By Jaimie Hicks Masterson, Texas A&M University
Jaimie Hicks Masterson is Program Manager for Texas Target Communities at Texas A&M University and a researcher on the Coastal Resilience Center project “Local Planning Networks and Neighborhood Vulnerability Indicators,” led by Principal Investigator Dr. Phil Berke.
The City of Norfolk (Va.), one of two pilot communities working with researchers from a Coastal Resilience Center of Excellence (CRC) project, has begun formally adopting the Plan Integration for Resilience Scorecard at the center of the project.
Project researchers been working with Norfolk for a year to validate and test the Plan Integration for Resilience Scorecard. There are two reasons Norfolk conducted the evaluation: Their exposure and their leadership.
Composite policy scores for Norfolk, Va., based on the Plan Integration for Resilience Scorecard developed through a project led by Coastal Resilience Center PI Dr. Phil Berke.
Norfolk is located along a peninsula along the east coast of the state, an area known as the Hampton Roads region or Tidewater area. Norfolk has 144 miles of shoreline. Since 1972, they’ve had several federal disaster declarations including, two tropical storms and four hurricanes. Since 1927, the National Oceanic and Atmospheric Administration has recorded sea level, and Norfolk has experienced 15 inches of sea level rise since that time, the largest recorded on the East Coast. In fact, all census tracts will be affected in some way due to sea level rise by 2100. Today they have regular high-tide flooding.
It’s not just about exposure, but the people and places vulnerable to that exposure. There are 243,000 people in Norfolk at 4,500 people per square mile, a relatively high density. There are 120,000 civilian jobs, the world’s largest naval base and one of the country’s largest ports, the Port of Virginia.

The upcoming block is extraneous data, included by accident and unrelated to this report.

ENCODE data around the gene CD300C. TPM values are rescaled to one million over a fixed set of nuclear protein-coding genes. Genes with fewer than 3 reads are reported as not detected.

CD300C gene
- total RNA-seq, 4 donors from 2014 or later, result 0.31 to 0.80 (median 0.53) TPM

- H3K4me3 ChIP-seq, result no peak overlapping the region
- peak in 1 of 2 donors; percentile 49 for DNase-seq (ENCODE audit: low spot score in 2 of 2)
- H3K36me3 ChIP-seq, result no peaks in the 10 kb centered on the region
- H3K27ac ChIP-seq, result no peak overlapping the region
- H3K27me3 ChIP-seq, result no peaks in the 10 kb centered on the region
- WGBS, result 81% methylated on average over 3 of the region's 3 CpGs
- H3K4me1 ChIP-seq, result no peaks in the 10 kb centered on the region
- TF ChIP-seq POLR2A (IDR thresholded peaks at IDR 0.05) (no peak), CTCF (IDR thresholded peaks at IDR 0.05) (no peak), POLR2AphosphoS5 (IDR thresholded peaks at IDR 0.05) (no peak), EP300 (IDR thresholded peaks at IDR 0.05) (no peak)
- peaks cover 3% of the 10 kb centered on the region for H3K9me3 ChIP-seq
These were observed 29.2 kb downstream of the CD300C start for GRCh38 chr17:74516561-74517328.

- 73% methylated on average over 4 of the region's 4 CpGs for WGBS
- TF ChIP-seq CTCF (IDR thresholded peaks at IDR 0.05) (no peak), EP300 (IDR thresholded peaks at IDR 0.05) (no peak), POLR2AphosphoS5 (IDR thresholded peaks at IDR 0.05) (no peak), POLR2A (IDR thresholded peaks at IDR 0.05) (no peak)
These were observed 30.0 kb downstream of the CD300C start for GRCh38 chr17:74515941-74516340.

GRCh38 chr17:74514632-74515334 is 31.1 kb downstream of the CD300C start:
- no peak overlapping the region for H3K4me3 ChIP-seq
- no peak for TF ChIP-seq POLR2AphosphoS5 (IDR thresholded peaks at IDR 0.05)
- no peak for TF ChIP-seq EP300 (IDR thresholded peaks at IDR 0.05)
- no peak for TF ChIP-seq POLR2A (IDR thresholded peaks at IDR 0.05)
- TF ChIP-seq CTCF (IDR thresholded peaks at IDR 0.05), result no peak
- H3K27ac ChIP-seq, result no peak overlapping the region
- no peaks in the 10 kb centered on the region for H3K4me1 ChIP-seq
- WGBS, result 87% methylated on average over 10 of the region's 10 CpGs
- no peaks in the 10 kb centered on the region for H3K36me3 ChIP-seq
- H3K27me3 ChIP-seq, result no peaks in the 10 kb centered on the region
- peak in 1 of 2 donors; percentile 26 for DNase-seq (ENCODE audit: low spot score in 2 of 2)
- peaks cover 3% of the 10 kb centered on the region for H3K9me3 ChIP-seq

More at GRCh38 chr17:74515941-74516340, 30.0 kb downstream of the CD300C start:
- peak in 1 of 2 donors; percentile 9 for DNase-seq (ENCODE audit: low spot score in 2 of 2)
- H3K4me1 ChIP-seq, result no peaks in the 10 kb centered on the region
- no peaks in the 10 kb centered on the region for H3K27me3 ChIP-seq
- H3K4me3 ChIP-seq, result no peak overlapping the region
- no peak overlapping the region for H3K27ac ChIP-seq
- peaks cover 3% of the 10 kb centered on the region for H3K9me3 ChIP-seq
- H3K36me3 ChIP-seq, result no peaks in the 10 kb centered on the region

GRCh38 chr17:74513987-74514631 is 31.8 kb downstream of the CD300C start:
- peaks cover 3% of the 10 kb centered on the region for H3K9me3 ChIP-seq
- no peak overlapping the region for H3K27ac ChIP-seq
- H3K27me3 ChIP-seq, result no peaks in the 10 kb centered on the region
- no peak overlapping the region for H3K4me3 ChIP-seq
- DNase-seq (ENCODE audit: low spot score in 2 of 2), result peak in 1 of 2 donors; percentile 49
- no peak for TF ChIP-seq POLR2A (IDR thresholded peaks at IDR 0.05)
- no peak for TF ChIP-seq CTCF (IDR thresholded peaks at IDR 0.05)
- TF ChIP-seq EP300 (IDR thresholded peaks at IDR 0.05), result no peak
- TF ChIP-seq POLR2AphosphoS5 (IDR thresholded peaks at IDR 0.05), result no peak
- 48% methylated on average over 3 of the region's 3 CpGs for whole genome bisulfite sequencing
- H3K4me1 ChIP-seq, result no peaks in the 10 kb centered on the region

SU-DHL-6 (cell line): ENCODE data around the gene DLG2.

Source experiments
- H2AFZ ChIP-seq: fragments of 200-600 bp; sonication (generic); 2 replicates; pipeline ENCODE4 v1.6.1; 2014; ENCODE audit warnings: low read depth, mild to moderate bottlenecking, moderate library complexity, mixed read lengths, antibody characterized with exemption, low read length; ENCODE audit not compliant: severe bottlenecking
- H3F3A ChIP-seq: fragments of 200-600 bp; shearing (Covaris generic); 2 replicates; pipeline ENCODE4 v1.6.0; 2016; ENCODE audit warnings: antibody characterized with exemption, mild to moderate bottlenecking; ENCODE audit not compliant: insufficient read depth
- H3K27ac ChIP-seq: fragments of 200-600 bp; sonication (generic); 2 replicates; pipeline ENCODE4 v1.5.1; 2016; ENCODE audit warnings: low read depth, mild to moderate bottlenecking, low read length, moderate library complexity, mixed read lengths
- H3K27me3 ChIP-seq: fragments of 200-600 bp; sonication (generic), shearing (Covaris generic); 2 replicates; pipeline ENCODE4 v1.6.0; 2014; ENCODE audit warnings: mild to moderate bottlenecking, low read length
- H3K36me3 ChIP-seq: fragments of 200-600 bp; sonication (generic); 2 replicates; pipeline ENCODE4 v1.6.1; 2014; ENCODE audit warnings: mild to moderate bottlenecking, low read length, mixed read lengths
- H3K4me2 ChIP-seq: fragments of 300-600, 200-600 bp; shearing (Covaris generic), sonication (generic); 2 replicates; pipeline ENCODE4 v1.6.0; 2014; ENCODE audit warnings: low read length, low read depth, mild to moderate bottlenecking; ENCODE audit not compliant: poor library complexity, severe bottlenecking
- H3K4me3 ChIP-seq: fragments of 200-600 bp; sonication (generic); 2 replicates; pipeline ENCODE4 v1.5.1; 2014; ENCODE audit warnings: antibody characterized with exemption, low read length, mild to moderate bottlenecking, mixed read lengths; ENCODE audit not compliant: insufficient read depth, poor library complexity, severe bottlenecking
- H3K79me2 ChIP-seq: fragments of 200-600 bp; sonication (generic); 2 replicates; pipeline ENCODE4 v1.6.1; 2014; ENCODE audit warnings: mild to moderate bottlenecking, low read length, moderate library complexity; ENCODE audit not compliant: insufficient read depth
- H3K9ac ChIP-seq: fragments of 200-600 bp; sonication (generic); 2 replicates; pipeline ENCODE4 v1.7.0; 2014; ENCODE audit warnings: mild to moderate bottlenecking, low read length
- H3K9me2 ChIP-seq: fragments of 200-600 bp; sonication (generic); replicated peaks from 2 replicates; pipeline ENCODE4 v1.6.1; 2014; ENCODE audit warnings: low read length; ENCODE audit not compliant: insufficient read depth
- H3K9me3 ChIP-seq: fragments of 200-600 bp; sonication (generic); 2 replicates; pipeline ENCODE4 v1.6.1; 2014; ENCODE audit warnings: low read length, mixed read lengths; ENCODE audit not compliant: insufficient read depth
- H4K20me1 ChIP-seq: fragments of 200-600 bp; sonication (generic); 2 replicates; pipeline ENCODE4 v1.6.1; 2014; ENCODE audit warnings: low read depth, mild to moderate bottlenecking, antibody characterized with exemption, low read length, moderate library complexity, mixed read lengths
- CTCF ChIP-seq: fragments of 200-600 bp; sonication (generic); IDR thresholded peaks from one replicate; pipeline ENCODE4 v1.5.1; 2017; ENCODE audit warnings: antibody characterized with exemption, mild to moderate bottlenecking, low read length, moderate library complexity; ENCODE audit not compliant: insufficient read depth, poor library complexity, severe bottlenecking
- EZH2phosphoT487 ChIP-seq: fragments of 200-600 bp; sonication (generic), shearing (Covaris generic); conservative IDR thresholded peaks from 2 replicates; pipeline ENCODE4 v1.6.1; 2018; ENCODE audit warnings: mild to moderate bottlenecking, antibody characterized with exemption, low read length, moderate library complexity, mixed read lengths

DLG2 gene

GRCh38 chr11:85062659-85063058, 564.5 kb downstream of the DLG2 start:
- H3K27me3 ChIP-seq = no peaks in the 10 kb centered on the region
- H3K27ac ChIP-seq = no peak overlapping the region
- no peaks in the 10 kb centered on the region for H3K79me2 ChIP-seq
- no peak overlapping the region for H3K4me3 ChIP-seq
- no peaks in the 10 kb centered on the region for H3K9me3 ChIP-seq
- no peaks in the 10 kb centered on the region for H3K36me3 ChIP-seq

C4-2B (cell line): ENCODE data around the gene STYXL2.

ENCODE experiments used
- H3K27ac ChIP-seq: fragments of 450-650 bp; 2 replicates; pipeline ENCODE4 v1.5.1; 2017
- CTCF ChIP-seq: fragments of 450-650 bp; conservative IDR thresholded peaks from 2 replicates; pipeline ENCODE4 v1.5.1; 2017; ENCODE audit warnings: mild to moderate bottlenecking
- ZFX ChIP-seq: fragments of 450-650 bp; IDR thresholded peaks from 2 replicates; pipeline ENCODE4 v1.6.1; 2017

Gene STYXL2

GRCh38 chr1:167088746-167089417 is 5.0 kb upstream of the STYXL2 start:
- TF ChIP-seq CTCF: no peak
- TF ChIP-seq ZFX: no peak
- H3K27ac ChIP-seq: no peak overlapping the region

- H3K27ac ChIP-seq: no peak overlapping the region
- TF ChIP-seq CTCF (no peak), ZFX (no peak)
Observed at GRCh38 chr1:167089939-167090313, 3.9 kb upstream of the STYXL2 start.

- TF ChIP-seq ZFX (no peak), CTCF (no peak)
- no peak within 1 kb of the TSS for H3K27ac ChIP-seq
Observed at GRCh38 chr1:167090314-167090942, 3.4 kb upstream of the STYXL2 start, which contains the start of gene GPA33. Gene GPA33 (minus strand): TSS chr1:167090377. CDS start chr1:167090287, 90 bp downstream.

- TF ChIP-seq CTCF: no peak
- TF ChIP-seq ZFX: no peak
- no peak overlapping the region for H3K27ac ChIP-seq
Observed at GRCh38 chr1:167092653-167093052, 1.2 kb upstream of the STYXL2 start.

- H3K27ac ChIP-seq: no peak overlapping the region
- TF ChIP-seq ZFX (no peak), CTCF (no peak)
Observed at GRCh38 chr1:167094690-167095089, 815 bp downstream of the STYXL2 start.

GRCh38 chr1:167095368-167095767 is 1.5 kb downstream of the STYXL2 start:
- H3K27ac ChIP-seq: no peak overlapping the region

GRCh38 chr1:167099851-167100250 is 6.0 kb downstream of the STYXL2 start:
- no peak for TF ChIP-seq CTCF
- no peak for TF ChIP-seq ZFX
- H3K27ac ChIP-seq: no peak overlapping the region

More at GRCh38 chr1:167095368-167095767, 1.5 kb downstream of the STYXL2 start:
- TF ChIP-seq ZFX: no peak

The city council and mayor want to be a “leader in sea level rise” and they have a planning director thinking of innovative solutions. The Commonwealth of Virginia applied for and won the U.S. Department of Housing and Urban Development’s National Disaster Resiliency Competition, receiving $120 million. They work closely with the areas’ military bases, and are currently developing a plan for working with the cities in the region. Norfolk was one of the first Rockefeller Foundation 100 Resilient Cities. Because of that, they hired resilience coordinators and developed the Vision 2100 document, with a significant community engagement effort identified areas in the community that are vulnerable (see map).
These are the circumstances they find themselves in, but there are still more challenges. We continue to see three large problems which cities face:
1) Cities have a “plethora of plans problem” – they are swimming in plans. A catalyst of the project was when the research team looked at plans in Highlands, N.J., (with roughly 5,000 residents). Their hazard mitigation plan called for acquisitions and buyouts in an area along the coast. In the very same location, the comprehensive plan set goals and policies for economic development and mixed-use developments. Even communities with 10,000 people have at least four plans. When we see larger cities like Norfolk with 17 plans, it is unlikely to see a coordinated effort, particularly toward resilience.
2) Cities often have no collaborative process to understand how the various policies within plans are pulling in different directions.
3) Cities usually have no spatial understanding of how policies effect areas of a community, let alone their effect on hazard resilience.